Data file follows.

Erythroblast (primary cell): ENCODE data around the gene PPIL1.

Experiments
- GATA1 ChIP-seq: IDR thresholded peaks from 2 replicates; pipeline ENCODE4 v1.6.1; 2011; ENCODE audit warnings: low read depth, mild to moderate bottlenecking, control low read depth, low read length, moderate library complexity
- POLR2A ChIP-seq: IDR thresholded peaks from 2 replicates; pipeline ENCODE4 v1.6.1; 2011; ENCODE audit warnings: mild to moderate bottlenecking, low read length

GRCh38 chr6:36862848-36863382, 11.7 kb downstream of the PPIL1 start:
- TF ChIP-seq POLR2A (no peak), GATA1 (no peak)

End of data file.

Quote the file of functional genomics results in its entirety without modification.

Erythroblast (primary cell): ENCODE data around the gene PPIL1.

Experiments
- GATA1 ChIP-seq: IDR thresholded peaks from 2 replicates; pipeline ENCODE4 v1.6.1; 2011; ENCODE audit warnings: low read depth, mild to moderate bottlenecking, control low read depth, low read length, moderate library complexity
- POLR2A ChIP-seq: IDR thresholded peaks from 2 replicates; pipeline ENCODE4 v1.6.1; 2011; ENCODE audit warnings: mild to moderate bottlenecking, low read length

GRCh38 chr6:36862848-36863382, 11.7 kb downstream of the PPIL1 start:
- TF ChIP-seq POLR2A (no peak), GATA1 (no peak)